Back in July of 2011, Scientists at the University of Chicago have been able to transplant genes coding for limb and digit development from fish into mouse embryos. What is really interesting, is that when these genes are capable of activating the development of limbs in the mouse embryo, specifically the development of wrist and proximal digits in Zebrafish. This has lead the team of researchers to conclude that the mechanism for limb development is conserved, even though these two animals are separated by almost 400 million years of evolution.
Evolutionary biology has taught us that mammals evolved from reptiles, which in turn evolved from fish.
This suggests that fish, before any mammals with their fingers were present on the earth, possessed the capacity, even though inhibited, to code for limbs and digits.
Picture of fish genes activating the development of the distal limb in a mouse embryo.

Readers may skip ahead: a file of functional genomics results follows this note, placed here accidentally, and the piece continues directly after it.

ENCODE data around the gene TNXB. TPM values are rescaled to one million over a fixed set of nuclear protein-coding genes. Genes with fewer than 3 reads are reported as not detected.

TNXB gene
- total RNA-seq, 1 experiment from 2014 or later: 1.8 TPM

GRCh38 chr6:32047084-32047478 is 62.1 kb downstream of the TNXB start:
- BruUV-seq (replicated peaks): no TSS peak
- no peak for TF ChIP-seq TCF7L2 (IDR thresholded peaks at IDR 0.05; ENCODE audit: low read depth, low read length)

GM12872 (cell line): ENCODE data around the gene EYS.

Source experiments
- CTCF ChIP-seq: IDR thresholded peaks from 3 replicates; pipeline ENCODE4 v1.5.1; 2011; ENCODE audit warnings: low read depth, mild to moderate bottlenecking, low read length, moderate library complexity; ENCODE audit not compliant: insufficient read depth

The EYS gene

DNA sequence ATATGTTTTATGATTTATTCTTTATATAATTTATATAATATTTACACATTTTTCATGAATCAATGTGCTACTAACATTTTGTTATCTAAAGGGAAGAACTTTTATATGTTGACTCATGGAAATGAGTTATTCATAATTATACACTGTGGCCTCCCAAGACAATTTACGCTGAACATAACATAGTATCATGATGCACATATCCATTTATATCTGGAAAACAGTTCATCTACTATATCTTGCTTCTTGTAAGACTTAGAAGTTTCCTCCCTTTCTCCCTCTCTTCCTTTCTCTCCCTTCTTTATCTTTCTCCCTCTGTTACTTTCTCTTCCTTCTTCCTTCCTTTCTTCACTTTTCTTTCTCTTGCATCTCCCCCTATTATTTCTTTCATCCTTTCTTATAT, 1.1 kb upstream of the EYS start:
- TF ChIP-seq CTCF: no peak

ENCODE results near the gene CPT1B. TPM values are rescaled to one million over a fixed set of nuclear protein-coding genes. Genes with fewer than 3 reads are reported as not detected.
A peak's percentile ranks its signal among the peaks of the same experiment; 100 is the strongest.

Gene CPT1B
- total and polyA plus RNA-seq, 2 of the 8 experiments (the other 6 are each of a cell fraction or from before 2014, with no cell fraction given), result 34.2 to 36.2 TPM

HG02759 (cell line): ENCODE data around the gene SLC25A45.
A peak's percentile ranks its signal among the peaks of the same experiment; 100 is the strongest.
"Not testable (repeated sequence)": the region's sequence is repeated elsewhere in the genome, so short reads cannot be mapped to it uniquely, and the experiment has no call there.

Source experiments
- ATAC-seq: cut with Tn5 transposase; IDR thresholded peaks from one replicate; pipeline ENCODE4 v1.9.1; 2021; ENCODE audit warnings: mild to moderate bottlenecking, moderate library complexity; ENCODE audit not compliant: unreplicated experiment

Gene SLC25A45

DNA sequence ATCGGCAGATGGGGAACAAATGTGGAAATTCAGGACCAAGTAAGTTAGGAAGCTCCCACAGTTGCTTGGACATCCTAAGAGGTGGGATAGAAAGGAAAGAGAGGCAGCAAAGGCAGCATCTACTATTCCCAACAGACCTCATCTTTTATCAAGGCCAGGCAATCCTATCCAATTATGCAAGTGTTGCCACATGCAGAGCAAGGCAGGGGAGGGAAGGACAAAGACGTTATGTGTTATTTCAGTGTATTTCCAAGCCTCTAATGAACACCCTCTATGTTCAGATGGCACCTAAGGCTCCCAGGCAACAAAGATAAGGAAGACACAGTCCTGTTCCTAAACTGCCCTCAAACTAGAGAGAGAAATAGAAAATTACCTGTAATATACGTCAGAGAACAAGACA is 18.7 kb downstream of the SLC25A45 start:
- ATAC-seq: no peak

This research was inspired by the finding of a "missing link" between fish and four legged tetrapods, called the Tiktaalik. Even though the Taktaalik had fins, they also had the skeletal structure of limbed land animals.
It was the land-dwelling-esque skeleton structure of the Tiktaalik that urged researchers to investigate the physical and genetic homologies between fish and limbed animals.
In the past scientists did not believe that genes from fish could activate limb development in mice. A previous study had been done in the past with pufferfish genes leading to no success. This lead many scientists to believe that limbs and their genes were specific to tetrapods. We now know otherwise.
So is the opposite true too? Can mouse limb and digit gene switches (CsB) activate development in fish. Indeed it can! CsB's from zebrafish have been shown to be able to activate the development of the distal ends of zebrafish fins. The article by Science Daily does not go into specifics about this development, but based on the activation of wrist and digit development in zebrafish from mice genes, I would guess that since the development is in the ends of the zebrafish fins, it is the development of digit-like structures.
So what are the implications? In the future, scientists will explore the bodies and genes of fish and tetrapods to see how gene expression changed to produce the anatomy of a fully land dwelling animal.